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  1. #41

    Exclamation Re: Crew Dragon will sooon be Launching

    You do know that the Russians also had a moon program
    up until this time they were ahead of the Americans in all aspects of space flight
    There are a couple of very interesting You Tube vids of the Russian rockets and their moon program


    The NK-33 and NK-43 are rocket engines designed and built in the late 1960s and early 1970s by the Kuznetsov Design Bureau. The NK designation is derived from the initials of chief designer Nikolay Kuznetsov. The NK-33 was among the most powerful LOX/RP-1 rocket engines when it was built, with a high specific impulse and low structural mass. They were intended for the ill-fated Soviet N-1 moon rocket. The NK-33A rocket engine is now used on the first stage of the Soyuz-2-1v launch vehicle.

    About 60 engines survived in the "Forest of Engines", as described by engineers on a trip to the warehouse. In the mid-1990s, Russia sold 36 engines to Aerojet General for $1.1 million each, shipping them to the company facility in Sacramento CA.[13] During the engine test in Sacramento, the engine hit its specifications.

    In the early 2010s the Soyuz launch vehicle family was retrofitted with the NK-33 engine – using the lower weight and greater efficiency to increase payload; the simpler design and use of surplus hardware might actually reduce cost.[26] TsSKB-Progress uses the NK-33 as the first-stage engine of the lightweight version of the Soyuz rocket family, the Soyuz-2-1v.[27] The NK-33A intended for the Soyuz-2-1v was successfully hot-fired on 15 January 2013,[28] following a series of cold-fire and systems tests of the fully assembled Soyuz-1 in 2011–2012.[29] The NK-33 powered rocket was finally designated Soyuz-2-1v, with its maiden flight having taken place on 28 December 2013. One NK-33 engine replaces the Soyuz's central RD-108, with the four boosters of the first stage omitted. A version of the Soyuz rocket with four boosters powered by NK-33 engines (with one engine per booster) has not been built, which results in a reduced payload compared to the Soyuz-2 launch vehicle.

    https://en.wikipedia.org/wiki/NK-33

    Now
    I wonder what the genesis , history , and background of the SpaceX merlin engine is ?
    The Russian rocket engine was way ahead of it's time !

  2. #42
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    Default Re: Crew Dragon will sooon be Launching

    If the russians were ahead in the space program, they would have gotten to the moon first...

    The N1 rocket was huge, and complex and as history so eloquently shown, prone to failure. The moon lander was crude and the concept dangerous (requiring an EVA for the single astonaut to get into the lander from the command module). The whole program was not about science (which was a huge part of Apollo) but about getting to the moon.

    Also the Merlin engine does not have heritage in the NK-33 at all, they work on completely different cycles. The new Raptor has more in common with the NK-33.

  3. #43

    Arrow Re: Crew Dragon will sooon be Launching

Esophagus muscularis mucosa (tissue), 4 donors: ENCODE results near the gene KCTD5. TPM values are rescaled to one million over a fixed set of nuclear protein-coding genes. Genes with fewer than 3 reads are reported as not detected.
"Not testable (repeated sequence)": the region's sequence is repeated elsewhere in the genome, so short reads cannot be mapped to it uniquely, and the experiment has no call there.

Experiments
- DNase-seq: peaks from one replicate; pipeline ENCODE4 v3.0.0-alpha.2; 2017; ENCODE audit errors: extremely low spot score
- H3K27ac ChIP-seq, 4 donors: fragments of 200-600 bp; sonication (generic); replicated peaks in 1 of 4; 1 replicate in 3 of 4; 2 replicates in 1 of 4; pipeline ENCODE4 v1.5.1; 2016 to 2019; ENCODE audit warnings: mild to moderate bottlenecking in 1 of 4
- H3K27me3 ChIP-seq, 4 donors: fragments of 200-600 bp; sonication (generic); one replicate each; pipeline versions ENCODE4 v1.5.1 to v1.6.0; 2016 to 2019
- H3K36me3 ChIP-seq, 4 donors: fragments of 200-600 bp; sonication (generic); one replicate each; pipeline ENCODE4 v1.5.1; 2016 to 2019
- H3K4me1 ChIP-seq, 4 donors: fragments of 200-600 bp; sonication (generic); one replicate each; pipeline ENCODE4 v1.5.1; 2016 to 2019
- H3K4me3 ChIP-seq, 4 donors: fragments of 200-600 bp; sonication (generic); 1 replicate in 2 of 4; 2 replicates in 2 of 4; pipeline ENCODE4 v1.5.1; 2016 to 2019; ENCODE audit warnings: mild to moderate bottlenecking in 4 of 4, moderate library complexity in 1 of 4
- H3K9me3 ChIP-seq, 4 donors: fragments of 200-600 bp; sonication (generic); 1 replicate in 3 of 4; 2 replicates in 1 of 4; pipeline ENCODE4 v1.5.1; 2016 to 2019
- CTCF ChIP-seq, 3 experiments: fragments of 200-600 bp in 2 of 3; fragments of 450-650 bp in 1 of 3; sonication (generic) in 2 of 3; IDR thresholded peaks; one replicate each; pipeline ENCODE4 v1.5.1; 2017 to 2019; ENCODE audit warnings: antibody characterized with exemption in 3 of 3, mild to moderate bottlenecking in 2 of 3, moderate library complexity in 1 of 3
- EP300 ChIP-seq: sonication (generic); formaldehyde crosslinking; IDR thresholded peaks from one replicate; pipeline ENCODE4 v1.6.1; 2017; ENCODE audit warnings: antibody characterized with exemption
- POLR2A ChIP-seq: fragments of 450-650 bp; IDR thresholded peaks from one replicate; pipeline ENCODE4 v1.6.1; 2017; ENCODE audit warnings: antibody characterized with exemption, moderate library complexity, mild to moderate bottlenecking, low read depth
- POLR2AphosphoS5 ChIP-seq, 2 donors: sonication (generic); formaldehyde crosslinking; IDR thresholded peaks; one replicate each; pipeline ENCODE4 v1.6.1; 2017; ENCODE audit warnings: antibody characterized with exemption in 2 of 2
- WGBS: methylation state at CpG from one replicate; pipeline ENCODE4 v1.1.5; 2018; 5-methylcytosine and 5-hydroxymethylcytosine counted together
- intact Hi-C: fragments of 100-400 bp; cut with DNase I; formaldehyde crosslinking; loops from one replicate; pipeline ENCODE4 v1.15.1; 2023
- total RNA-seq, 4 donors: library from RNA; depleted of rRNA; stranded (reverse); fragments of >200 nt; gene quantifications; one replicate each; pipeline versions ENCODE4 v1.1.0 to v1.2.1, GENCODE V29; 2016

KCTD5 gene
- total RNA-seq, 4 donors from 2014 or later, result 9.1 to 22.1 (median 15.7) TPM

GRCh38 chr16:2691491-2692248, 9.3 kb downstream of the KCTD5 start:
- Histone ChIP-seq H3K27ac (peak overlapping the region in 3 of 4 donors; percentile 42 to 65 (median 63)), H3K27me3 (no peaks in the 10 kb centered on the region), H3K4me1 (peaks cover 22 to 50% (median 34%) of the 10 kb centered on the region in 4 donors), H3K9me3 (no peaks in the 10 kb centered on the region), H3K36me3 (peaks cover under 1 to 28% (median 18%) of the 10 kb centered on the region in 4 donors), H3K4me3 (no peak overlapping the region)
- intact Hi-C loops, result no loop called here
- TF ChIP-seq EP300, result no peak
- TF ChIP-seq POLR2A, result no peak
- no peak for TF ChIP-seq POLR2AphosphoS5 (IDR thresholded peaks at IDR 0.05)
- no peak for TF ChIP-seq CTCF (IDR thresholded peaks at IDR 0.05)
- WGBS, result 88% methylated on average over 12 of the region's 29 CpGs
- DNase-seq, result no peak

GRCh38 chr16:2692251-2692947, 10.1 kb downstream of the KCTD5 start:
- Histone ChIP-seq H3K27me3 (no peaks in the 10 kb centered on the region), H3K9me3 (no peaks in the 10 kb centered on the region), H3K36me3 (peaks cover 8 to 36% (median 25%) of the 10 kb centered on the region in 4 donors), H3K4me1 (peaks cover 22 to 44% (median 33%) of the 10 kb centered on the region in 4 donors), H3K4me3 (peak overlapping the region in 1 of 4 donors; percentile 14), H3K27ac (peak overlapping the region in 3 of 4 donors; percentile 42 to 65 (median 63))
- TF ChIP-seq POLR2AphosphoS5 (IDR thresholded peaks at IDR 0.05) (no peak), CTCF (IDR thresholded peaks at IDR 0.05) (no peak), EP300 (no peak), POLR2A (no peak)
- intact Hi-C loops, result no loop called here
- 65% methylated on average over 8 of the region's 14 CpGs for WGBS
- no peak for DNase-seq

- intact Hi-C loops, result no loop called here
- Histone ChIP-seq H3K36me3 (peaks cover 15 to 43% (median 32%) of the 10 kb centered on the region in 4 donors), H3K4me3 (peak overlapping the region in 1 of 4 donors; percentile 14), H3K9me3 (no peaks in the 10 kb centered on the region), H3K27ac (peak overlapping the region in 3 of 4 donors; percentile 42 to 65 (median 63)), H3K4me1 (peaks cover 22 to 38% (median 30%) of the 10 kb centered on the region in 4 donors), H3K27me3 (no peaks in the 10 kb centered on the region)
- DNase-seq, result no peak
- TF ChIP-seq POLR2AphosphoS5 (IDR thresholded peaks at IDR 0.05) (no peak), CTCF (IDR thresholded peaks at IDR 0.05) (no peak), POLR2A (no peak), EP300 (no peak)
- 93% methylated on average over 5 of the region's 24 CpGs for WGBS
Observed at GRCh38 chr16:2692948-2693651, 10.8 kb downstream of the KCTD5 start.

Quote Originally Posted by Pirate View Post
    If the russians were ahead in the space program, they would have gotten to the moon first...
    Also the Merlin engine does not have heritage in the NK-33 at all, they work on completely different cycles. The new Raptor has more in common with the NK-33.
    The Russian scientists had to contend with a political system that did not always place the correct person in the needed position.
    The Americans had to depend on the Russians to get American astronauts to the ISS -- for eleven years
    The American moon program seemed to have collapsed ?

    Seeing as you are knowledgeable about these engines perhaps you could explain the build history of the SpaceX Merlin

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    Default Re: Crew Dragon will sooon be Launching

    Did anyone see the clip of the "mouse" on the rocket?

    https://www.express.co.uk/news/weird...w-Dragon-video

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    Default Re: Crew Dragon will sooon be Launching

    Quote Originally Posted by Davidc View Post
    Did anyone see the clip of the "mouse" on the rocket?

    https://www.express.co.uk/news/weird...w-Dragon-video
    That is a piece of ice that got "caught" on the piping system of the merlin engine.

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    Default Re: Crew Dragon will sooon be Launching

    Starlink 7 launch from early this morning, one of the rare occasions where the satlink does not cut out on the booster landing. This is this boosters 5th landing.

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    Default Re: Crew Dragon will sooon be Launching

    Quote Originally Posted by HvR View Post
    That is a piece of ice that got "caught" on the piping system of the merlin engine.
    Damn it it’s a mouse, says so on the internet


    Sent from my iPhone using Tapatalk

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    Default Re: Crew Dragon will sooon be Launching

    Quote Originally Posted by Brenneke View Post

    Now
    I wonder what the genesis , history , and background of the SpaceX merlin engine is ?
    The Russian rocket engine was way ahead of it's time !
    Since SpaceX main first goal was cutting down launch costs with a focus reuse-ability when it came to engines they decided to keep it "simple".